Thread: What are you currently reading?

  1. #2351
    R.A. Lafferty, Past Master - a planet in crisis sends back through time to get Thomas More to lead them to >ahem< Utopia.
    Maka ki ecela tehani yanke lo!

  2. #2352
    Steve Mosby - Cry for help (Dutch translation)

    Someone from a book-forum send me a box with 11 books, so I'm happy, because the libraries are closed.

  3. #2353
    Member Boceephus's Avatar
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    Quote Originally Posted by interbellum View Post
    Ed Chang: Devil Take The Hindmost - The Otherworldly Music Of Allan Holdsworth (Jazz In Britain, 2020). It's not a biography in the true sense of the word, more a description of almost all recordings Holdsworth was involved with.
    I just started this one as well. Having been follow Ed’s “Thread of Lunacy” on Facebook, I’m familiar with his style & organization.




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  4. #2354
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    I just started "Every Day Of My Life" an autobiography from Beeb Birtles of The Little River Band. Pretty interesting stuff so far if you are a fan of LRB.

  5. #2355
    Outraged bystander markwoll's Avatar
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    "The Demon-Haunted World" by Carl Sagan. This should be enjoyable.
    "It is the mark of an educated mind to be able to entertain a thought without accepting it."
    -- Aristotle
    Nostalgia, you know, ain't what it used to be. Furthermore, they tells me, it never was.
    “A Man Who Does Not Read Has No Appreciable Advantage Over the Man Who Cannot Read” - Unknown

  6. #2356
    Peter Frankopan- The Silk Roads (note the plural).

    As the subtitle states, this is a new History of the World, one that utilizes a Central Asia-centric View as to how ‘it’ has all unfolded. An excellent counterpoint to the usual ‘West as the fount and frontispiece of civilization’ approaches to the subject.

  7. #2357
    Just finished Pete Townshend's The Age of Anxiety. It deserves more than a brief comment.

    This is a good book, a far better novel than I had expected (frankly, I was not terribly impressed by his collection of short stories, Horse's Neck). But it's deucedly hard to describe briefly.

    Our narrator is Louis Doxtader, a dealer in "outsider art". But he isn't, exactly, the main character; this is more of an "ensemble" novel.

    It begins in the late '70s, when Paul Jackson - leader of the progressive rock band Hero Ground Zero - finished starring in a film. In the last filmed scene, Jackson is seen hanggliding into the distance, his curly golden hair backlit by the sun. When the scene is shot, Jackson actually sails into the distance and vanishes, only to be found some time later hermiting in a mountain cave and having taken on the identity of his character from the movie, Nikolai Andréevich (or Old Nik). Nik begins drawing the hallucinations (?) he sees of angels escorting the recently deceased to, well, he doesn't know that.

    But that's more or less background.

    In the 90's, Louis's stepson Walter is the singer and harmonica player in a fairly successful pub rock, Big Walter and His Stand. He starts having auditory hallucinations of apocalyptic music, which he describes in a lush and poetic language, but can't play. Soon afterwards, Old Nik's wife brings some of his work to Louis, who happily agrees to be his dealer. Louis also has the bright idea of putting Walter in touch with Nik, who (Louis hopes) can help Walter to deal with the hallucinations he's seeing. The resulting encounter leads to the breakups of both the band, and Walter's marriage.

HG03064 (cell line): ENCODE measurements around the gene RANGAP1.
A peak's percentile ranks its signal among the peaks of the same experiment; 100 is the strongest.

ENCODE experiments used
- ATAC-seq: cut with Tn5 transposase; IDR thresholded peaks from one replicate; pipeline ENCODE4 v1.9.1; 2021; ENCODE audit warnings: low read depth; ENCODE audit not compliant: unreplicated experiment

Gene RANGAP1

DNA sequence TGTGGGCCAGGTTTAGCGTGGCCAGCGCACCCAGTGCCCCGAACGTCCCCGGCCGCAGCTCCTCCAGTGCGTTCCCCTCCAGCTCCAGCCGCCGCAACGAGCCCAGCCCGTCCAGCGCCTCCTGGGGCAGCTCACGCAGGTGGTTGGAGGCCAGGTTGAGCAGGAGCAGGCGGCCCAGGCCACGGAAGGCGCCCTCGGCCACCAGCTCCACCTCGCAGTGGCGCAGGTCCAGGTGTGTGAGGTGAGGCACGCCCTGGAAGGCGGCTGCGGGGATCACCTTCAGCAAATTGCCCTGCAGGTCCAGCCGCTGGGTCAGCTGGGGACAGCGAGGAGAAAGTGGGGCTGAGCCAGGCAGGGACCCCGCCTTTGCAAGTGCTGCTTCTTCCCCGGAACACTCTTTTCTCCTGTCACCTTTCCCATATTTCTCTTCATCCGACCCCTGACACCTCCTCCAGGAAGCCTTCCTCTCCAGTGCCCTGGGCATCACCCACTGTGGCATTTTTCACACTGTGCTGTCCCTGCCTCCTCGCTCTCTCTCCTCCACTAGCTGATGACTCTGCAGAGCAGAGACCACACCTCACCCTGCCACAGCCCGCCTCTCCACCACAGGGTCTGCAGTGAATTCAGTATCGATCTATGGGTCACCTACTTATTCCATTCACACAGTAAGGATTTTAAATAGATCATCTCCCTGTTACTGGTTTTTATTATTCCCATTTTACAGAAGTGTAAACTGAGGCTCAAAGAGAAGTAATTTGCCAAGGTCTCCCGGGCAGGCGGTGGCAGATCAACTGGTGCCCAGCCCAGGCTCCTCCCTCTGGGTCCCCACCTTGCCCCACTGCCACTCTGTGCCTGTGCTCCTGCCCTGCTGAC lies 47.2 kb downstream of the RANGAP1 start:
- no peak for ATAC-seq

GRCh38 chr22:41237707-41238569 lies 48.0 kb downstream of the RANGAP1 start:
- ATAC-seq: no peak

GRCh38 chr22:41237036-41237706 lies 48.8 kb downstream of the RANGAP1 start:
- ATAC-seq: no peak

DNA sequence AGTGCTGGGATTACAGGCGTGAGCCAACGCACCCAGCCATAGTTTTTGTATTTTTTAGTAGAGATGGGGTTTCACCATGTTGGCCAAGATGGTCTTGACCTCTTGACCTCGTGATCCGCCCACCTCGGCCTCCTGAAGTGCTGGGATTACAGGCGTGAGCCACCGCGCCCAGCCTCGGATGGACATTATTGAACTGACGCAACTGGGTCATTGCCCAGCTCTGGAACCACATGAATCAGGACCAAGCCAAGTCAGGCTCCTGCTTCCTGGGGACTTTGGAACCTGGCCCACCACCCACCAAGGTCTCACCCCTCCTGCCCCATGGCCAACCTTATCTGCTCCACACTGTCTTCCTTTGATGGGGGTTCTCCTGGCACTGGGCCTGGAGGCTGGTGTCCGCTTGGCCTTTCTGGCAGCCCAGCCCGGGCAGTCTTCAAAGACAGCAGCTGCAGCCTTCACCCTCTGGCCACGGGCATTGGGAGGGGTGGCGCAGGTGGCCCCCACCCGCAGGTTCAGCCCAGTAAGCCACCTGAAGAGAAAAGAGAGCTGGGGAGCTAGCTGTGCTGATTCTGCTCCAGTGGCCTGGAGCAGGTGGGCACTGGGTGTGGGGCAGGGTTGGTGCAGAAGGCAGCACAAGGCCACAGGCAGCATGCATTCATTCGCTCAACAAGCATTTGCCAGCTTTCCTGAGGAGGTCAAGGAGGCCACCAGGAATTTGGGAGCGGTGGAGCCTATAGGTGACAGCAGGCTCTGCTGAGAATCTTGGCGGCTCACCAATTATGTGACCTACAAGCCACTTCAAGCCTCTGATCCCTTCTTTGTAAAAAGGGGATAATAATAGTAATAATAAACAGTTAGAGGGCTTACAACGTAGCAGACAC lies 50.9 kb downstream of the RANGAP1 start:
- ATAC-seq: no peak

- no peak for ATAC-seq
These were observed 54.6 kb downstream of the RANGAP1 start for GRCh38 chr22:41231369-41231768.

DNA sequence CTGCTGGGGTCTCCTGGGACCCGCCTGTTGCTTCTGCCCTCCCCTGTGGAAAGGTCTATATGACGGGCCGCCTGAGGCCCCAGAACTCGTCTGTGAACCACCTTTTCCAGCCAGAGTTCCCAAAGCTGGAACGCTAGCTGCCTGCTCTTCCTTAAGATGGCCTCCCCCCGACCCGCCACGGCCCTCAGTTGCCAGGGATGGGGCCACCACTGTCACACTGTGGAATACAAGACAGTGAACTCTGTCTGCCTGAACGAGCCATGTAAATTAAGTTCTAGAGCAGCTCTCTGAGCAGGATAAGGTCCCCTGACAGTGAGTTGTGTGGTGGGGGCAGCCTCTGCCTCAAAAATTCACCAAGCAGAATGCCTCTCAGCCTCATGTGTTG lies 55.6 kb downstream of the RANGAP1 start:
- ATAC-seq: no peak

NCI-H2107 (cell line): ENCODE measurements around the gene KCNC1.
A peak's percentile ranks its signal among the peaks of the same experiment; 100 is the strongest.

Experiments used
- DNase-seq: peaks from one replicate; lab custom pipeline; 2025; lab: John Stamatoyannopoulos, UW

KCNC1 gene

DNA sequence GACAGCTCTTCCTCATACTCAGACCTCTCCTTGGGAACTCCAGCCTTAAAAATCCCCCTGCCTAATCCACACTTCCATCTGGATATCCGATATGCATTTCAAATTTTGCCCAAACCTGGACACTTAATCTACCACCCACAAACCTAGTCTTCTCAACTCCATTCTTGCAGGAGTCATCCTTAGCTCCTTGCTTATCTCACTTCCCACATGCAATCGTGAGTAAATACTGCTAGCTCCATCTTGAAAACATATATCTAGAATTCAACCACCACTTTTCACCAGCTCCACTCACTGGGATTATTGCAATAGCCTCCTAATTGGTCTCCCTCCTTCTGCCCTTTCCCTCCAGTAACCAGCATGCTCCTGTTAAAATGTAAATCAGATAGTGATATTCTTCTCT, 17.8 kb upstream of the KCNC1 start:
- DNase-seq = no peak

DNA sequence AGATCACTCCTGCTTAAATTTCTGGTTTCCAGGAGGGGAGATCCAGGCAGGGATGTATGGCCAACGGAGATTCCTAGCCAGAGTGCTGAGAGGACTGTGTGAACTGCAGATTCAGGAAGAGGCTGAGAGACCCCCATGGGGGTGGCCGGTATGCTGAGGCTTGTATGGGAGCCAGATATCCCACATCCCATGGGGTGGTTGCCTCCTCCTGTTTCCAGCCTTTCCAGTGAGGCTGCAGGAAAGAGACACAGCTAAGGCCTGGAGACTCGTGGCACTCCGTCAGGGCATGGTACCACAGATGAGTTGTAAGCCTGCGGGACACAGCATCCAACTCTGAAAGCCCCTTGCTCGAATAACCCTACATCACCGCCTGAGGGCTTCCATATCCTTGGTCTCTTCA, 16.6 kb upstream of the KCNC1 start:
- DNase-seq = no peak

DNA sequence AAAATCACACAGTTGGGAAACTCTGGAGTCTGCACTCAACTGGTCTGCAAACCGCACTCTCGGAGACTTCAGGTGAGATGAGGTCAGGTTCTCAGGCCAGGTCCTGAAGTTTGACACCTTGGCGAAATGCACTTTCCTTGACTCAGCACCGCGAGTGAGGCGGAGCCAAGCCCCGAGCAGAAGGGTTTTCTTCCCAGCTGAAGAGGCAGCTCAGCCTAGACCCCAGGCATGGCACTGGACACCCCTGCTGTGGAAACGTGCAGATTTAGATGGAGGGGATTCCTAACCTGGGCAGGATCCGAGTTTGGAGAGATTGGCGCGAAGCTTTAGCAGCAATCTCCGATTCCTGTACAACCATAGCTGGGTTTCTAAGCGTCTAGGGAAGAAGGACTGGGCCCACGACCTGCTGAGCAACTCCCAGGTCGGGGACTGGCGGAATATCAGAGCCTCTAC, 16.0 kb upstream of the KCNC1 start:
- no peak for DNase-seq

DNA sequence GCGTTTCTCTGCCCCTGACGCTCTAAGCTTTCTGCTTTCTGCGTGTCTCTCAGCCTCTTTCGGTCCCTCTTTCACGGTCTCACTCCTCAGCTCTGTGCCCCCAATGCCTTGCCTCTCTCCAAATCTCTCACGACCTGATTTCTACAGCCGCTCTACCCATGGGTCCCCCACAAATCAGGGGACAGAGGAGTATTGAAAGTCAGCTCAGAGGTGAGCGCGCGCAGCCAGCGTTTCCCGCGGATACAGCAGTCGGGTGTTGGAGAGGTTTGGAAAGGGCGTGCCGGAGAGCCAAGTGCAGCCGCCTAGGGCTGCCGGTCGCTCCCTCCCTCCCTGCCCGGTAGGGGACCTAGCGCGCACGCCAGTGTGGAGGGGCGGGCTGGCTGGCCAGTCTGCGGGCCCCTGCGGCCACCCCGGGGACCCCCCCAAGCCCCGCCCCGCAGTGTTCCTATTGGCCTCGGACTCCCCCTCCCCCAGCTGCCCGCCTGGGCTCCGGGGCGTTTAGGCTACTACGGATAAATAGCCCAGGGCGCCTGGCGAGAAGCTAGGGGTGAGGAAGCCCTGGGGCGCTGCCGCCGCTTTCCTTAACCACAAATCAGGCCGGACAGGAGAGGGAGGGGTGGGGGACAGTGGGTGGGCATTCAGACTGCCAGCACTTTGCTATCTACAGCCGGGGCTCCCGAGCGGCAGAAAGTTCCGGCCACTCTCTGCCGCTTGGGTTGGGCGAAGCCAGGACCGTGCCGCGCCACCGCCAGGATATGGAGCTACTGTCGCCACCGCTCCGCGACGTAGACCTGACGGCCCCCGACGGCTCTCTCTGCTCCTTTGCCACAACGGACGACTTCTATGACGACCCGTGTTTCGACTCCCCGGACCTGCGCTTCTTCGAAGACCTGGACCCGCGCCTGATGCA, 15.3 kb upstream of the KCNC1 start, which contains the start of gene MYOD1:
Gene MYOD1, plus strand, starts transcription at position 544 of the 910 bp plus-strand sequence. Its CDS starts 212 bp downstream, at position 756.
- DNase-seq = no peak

Walter remarries, happily, and spends the next fifteen years gardening, growing a hedge labyrinth. Then he starts trying to make some of the music he's been hearing all this time.

    But this is a bare sketch of a plot involving many more characters: Louis's ex-wife Pamela; their daughter, Rain, who is in love with Walter; Walter's parents; Walter's first wife, Sinead, who sort of accidentally leaves him; Selena,Sinead's younger sister, who killed their father to stop him raping Sinead; Floss, Walter's second wife, who is also Selena's best friend... and more. They intertwine in unexpected and amazing ways, occasionally involving the kind of amazing coincidence you'd expect in a Dickens novel, but it's all very satisfying and even, in a depressing sort of way, uplifting.

    I quite liked it. It's a fine first novel and I imagine we can expect good things of young Mister Townshend in the coming years...
    Maka ki ecela tehani yanke lo!

  8. #2358
    All Things Must Pass spellbound's Avatar
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    I recently finished Townshend's novel, as well. It was better than I expected. Should a talented musician/songwriter also be a good novelist? Good job describing the plot. I recommend it.
    if you want money for people with minds that hate, all I can tell you is brother you have to wait

  9. #2359
    Reading this marketing book titled the The Purple Cow by Seth Godin.

  10. #2360
    William Faulkner: Light in August
    Maka ki ecela tehani yanke lo!

  11. #2361
    Beneath The Underdog-Mingus

  12. #2362
    Started reading a fresh Dutch translation of Tesla: Inventor Of The Modern by Richard Munson.


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